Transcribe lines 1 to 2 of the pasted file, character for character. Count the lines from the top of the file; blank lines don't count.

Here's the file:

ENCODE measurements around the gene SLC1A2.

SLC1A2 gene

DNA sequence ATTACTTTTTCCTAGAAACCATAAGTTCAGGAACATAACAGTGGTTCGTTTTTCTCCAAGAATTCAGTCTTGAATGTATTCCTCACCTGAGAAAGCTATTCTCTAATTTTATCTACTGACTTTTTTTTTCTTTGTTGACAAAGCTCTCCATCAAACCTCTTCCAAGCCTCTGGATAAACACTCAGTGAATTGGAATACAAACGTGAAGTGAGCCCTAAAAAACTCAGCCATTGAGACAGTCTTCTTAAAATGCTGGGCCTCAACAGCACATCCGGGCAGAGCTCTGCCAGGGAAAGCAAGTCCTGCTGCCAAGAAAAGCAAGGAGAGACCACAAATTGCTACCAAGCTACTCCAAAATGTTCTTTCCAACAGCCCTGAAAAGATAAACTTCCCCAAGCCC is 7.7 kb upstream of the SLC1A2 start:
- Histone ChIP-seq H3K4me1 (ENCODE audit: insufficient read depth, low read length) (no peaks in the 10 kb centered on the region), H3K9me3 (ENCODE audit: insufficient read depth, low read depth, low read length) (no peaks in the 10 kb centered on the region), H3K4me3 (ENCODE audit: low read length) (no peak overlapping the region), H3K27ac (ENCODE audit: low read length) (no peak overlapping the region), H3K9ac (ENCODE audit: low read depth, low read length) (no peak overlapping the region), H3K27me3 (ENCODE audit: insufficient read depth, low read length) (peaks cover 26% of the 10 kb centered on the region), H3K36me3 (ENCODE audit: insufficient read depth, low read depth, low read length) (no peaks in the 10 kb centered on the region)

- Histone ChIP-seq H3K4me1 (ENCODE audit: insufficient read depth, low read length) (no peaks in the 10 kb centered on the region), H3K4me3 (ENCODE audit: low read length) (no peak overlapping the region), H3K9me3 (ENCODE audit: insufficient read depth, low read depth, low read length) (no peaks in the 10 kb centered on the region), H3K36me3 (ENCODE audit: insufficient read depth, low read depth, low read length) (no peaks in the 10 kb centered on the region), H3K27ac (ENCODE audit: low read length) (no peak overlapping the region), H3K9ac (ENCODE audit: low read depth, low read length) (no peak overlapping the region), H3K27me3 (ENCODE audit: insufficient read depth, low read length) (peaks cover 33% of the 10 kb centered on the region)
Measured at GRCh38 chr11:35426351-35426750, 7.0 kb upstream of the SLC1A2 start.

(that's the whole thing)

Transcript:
ENCODE measurements around the gene SLC1A2.

SLC1A2 gene